"The Devil You Know: Making The Last Exorcism" (20:22) is a standard but satisfying making-of featurette, reflecting on the film's creation with cast and crew interviews, film clips, audition excerpts, and behind-the-scenes photos. It covers all the ground you'd want from casting to the fake documentary format and director Daniel Stamm's prior experience with it.

This Cannes Film Festival Teaser Trailer soon finds Ashley Bell more feral and foul-mouthed than she is in the movie itself. If you thought the cover art was disorienting, try making sense of this main menu shot overlaying a Nell clip over her backbend key art.

The extras conclude with a strange 2009 Cannes Film Festival Teaser Trailer (2:26), which sells the film's concept with shaky footage of Ashley Bell cursing and vomiting. This screen test of sorts is excerpted in the featurette and mentioned in the commentaries.

"Also from Lionsgate" plays the same reel of curiously dated trailers with which the DVD loads, promoting The Haunting in Connecticut, My Bloody Valentine 3D, An American Haunting, Cabin Fever (a red band one), and Fear Net.

Only a few extras from The Last Exorcism's Blu-ray disc are missing here: an audio commentary track featuring former exorcism participants, the cast's audition footage, the standard theatrical trailer, and some of the trademarked interactivity that most won't bother with (Lionsgate Live, BD Touch and Metamenu Remote).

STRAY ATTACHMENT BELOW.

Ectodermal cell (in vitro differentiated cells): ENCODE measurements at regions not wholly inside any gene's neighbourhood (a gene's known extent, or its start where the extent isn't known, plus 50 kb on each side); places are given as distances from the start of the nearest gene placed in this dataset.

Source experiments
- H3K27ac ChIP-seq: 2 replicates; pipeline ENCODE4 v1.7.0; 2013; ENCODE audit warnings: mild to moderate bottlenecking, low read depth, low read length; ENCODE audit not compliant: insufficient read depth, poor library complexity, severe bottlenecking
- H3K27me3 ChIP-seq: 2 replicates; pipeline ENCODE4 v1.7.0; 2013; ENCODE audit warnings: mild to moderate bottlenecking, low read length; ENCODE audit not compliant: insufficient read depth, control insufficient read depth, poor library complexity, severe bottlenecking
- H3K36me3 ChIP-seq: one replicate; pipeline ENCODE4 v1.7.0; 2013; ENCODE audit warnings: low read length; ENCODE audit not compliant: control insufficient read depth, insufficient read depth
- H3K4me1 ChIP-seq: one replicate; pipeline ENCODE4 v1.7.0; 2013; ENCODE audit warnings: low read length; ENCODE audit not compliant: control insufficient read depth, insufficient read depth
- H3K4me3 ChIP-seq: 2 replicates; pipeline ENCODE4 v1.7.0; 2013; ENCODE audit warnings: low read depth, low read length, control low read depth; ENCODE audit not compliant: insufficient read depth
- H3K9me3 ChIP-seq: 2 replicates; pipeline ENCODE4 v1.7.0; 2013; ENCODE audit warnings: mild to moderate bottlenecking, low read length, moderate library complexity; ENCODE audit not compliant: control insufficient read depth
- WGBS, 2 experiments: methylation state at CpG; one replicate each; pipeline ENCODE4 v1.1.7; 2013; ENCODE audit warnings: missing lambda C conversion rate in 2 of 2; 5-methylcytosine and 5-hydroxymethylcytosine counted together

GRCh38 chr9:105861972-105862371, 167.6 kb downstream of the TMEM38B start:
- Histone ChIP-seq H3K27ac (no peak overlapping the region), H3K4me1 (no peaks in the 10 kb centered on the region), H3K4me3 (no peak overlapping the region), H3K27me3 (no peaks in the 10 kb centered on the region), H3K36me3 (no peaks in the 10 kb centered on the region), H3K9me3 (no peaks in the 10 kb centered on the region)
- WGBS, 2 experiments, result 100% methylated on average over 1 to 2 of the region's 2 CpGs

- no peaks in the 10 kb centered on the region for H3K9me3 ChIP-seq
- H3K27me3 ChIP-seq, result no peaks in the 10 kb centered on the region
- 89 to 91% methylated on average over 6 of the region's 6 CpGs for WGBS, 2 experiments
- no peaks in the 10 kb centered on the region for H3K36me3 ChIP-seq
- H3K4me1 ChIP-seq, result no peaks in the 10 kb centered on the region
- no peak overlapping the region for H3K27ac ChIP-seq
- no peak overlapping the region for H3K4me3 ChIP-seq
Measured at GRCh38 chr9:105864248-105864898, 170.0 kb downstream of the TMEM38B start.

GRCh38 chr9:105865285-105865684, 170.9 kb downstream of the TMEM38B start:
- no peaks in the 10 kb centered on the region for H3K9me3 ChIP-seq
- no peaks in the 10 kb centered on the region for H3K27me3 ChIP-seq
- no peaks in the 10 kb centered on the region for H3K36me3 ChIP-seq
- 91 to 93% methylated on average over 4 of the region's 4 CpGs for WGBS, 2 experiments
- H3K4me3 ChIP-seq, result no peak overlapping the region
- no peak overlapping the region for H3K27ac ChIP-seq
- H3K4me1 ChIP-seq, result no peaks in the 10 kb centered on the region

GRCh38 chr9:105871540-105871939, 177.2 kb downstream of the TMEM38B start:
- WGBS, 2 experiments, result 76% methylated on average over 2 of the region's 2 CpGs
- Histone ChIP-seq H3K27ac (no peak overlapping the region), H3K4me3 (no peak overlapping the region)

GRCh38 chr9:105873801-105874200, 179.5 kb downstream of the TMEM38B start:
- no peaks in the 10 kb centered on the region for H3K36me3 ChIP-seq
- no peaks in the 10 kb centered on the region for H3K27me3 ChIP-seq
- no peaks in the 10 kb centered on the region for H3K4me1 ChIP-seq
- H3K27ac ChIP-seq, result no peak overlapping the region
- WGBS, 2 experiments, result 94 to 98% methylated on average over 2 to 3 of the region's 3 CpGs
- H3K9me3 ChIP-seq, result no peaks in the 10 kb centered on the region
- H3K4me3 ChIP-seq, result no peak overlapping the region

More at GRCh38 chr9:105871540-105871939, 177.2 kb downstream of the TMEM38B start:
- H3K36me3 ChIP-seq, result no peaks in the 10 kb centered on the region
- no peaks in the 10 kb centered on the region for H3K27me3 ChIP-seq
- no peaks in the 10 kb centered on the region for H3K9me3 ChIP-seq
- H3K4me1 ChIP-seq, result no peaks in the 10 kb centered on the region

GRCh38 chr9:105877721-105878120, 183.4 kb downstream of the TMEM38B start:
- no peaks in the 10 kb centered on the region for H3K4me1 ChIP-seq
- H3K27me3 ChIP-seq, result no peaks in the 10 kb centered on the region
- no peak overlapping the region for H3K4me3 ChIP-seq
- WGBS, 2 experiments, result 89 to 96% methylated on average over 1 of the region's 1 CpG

The DVD's main menu offers a variation on the disorienting poster and cover art, with that animated scene cutting up and giving way to other short clips from the film.

The ordinary black Eco-Box keepcase is topped by a stylishly embossed and recycled-feeling cardboard slipcover.

Reverend Cotton Marcus (Patrick Fabian) examines Nell Sweetzer (Ashley Bell) to determine if she requires exorcism. As the title suggests, she does.


The Last Exorcism doesn't soar as highly as some of its fellow low-budget mockumentary horror, but it does provide a memorable and moderately gripping experience, at least until its disappointing ending. Suspenseful and atmospheric, this movie might be more appreciated by those with no particular genre leanings. Horror buffs might not like the limited thrills, minimal blood, and unconventional approach. With its terrific feature presentation and sturdy supply of bonus features, Lionsgate's DVD is more than sufficient.

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Related Interview:
Read DVDizzy.com's interview with Patrick Fabian, the star of "The Last Exorcism"
Patrick Fabian, star of The Last Exorcism

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Reviewed January 5, 2011.

Text copyright 2011 DVDizzy.com. Images copyright 2010-11 Lionsgate, Strike, and Studio Canal. Unauthorized reproduction prohibited.